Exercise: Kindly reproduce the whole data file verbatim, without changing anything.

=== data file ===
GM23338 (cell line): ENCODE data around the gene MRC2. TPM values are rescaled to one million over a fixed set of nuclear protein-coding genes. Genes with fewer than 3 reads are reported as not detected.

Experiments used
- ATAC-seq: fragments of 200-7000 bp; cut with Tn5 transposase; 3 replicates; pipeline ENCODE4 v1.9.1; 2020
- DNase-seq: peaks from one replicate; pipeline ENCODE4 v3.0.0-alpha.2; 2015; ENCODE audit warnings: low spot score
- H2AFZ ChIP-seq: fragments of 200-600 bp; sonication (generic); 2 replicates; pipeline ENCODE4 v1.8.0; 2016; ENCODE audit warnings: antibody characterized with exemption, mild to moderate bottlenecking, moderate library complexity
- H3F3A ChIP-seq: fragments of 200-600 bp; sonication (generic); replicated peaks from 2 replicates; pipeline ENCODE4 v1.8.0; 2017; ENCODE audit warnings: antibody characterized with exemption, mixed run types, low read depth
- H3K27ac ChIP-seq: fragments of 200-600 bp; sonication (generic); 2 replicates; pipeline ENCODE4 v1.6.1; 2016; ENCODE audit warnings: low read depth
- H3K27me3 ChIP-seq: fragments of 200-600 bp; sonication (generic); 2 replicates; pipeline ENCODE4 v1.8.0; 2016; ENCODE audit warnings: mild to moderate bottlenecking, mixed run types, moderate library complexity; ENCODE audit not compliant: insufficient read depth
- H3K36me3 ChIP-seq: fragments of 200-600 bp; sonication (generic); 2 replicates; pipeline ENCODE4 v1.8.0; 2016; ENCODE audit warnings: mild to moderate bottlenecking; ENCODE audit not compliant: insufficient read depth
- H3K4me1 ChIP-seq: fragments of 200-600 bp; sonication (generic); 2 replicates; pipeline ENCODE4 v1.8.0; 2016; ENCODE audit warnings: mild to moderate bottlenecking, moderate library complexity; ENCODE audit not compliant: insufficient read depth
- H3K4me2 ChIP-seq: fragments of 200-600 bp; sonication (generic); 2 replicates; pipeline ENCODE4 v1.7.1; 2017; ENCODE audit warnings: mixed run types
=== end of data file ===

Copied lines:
GM23338 (cell line): ENCODE data around the gene MRC2. TPM values are rescaled to one million over a fixed set of nuclear protein-coding genes. Genes with fewer than 3 reads are reported as not detected.

Experiments used
- ATAC-seq: fragments of 200-7000 bp; cut with Tn5 transposase; 3 replicates; pipeline ENCODE4 v1.9.1; 2020
- DNase-seq: peaks from one replicate; pipeline ENCODE4 v3.0.0-alpha.2; 2015; ENCODE audit warnings: low spot score
- H2AFZ ChIP-seq: fragments of 200-600 bp; sonication (generic); 2 replicates; pipeline ENCODE4 v1.8.0; 2016; ENCODE audit warnings: antibody characterized with exemption, mild to moderate bottlenecking, moderate library complexity
- H3F3A ChIP-seq: fragments of 200-600 bp; sonication (generic); replicated peaks from 2 replicates; pipeline ENCODE4 v1.8.0; 2017; ENCODE audit warnings: antibody characterized with exemption, mixed run types, low read depth
- H3K27ac ChIP-seq: fragments of 200-600 bp; sonication (generic); 2 replicates; pipeline ENCODE4 v1.6.1; 2016; ENCODE audit warnings: low read depth
- H3K27me3 ChIP-seq: fragments of 200-600 bp; sonication (generic); 2 replicates; pipeline ENCODE4 v1.8.0; 2016; ENCODE audit warnings: mild to moderate bottlenecking, mixed run types, moderate library complexity; ENCODE audit not compliant: insufficient read depth
- H3K36me3 ChIP-seq: fragments of 200-600 bp; sonication (generic); 2 replicates; pipeline ENCODE4 v1.8.0; 2016; ENCODE audit warnings: mild to moderate bottlenecking; ENCODE audit not compliant: insufficient read depth
- H3K4me1 ChIP-seq: fragments of 200-600 bp; sonication (generic); 2 replicates; pipeline ENCODE4 v1.8.0; 2016; ENCODE audit warnings: mild to moderate bottlenecking, moderate library complexity; ENCODE audit not compliant: insufficient read depth
- H3K4me2 ChIP-seq: fragments of 200-600 bp; sonication (generic); 2 replicates; pipeline ENCODE4 v1.7.1; 2017; ENCODE audit warnings: mixed run types